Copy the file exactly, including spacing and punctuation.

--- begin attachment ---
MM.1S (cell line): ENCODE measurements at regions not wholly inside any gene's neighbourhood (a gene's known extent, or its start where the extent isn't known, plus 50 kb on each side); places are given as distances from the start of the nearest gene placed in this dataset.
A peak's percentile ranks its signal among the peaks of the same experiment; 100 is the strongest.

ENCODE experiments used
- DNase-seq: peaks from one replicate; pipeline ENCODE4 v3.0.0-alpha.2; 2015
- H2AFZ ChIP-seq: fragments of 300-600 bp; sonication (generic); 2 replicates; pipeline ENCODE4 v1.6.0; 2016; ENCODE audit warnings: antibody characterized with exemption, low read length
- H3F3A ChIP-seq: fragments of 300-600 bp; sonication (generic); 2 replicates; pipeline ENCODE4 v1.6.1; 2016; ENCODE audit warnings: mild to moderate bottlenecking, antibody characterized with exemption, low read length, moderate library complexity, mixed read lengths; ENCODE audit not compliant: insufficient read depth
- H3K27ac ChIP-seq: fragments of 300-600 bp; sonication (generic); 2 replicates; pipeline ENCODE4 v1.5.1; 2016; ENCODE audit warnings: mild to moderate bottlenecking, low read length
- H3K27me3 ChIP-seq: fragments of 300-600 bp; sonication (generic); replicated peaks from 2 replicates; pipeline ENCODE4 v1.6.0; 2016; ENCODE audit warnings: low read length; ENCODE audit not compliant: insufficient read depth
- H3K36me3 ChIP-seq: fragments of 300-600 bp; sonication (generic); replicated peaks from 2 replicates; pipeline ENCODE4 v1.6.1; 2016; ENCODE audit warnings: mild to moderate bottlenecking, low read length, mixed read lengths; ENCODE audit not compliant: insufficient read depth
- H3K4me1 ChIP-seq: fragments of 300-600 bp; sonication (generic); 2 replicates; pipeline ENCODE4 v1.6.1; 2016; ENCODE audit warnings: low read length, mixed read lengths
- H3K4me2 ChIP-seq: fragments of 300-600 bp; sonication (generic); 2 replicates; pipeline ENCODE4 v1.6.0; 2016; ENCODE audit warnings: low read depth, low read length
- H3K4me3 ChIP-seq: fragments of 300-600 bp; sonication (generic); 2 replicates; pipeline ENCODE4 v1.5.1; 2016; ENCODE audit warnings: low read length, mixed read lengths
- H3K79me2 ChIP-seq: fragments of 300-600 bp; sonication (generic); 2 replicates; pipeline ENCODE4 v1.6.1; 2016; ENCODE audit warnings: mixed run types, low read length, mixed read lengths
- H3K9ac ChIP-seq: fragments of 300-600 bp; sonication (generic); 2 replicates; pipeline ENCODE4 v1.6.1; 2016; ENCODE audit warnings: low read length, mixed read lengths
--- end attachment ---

MM.1S (cell line): ENCODE measurements at regions not wholly inside any gene's neighbourhood (a gene's known extent, or its start where the extent isn't known, plus 50 kb on each side); places are given as distances from the start of the nearest gene placed in this dataset.
A peak's percentile ranks its signal among the peaks of the same experiment; 100 is the strongest.

ENCODE experiments used
- DNase-seq: peaks from one replicate; pipeline ENCODE4 v3.0.0-alpha.2; 2015
- H2AFZ ChIP-seq: fragments of 300-600 bp; sonication (generic); 2 replicates; pipeline ENCODE4 v1.6.0; 2016; ENCODE audit warnings: antibody characterized with exemption, low read length
- H3F3A ChIP-seq: fragments of 300-600 bp; sonication (generic); 2 replicates; pipeline ENCODE4 v1.6.1; 2016; ENCODE audit warnings: mild to moderate bottlenecking, antibody characterized with exemption, low read length, moderate library complexity, mixed read lengths; ENCODE audit not compliant: insufficient read depth
- H3K27ac ChIP-seq: fragments of 300-600 bp; sonication (generic); 2 replicates; pipeline ENCODE4 v1.5.1; 2016; ENCODE audit warnings: mild to moderate bottlenecking, low read length
- H3K27me3 ChIP-seq: fragments of 300-600 bp; sonication (generic); replicated peaks from 2 replicates; pipeline ENCODE4 v1.6.0; 2016; ENCODE audit warnings: low read length; ENCODE audit not compliant: insufficient read depth
- H3K36me3 ChIP-seq: fragments of 300-600 bp; sonication (generic); replicated peaks from 2 replicates; pipeline ENCODE4 v1.6.1; 2016; ENCODE audit warnings: mild to moderate bottlenecking, low read length, mixed read lengths; ENCODE audit not compliant: insufficient read depth
- H3K4me1 ChIP-seq: fragments of 300-600 bp; sonication (generic); 2 replicates; pipeline ENCODE4 v1.6.1; 2016; ENCODE audit warnings: low read length, mixed read lengths
- H3K4me2 ChIP-seq: fragments of 300-600 bp; sonication (generic); 2 replicates; pipeline ENCODE4 v1.6.0; 2016; ENCODE audit warnings: low read depth, low read length
- H3K4me3 ChIP-seq: fragments of 300-600 bp; sonication (generic); 2 replicates; pipeline ENCODE4 v1.5.1; 2016; ENCODE audit warnings: low read length, mixed read lengths
- H3K79me2 ChIP-seq: fragments of 300-600 bp; sonication (generic); 2 replicates; pipeline ENCODE4 v1.6.1; 2016; ENCODE audit warnings: mixed run types, low read length, mixed read lengths
- H3K9ac ChIP-seq: fragments of 300-600 bp; sonication (generic); 2 replicates; pipeline ENCODE4 v1.6.1; 2016; ENCODE audit warnings: low read length, mixed read lengths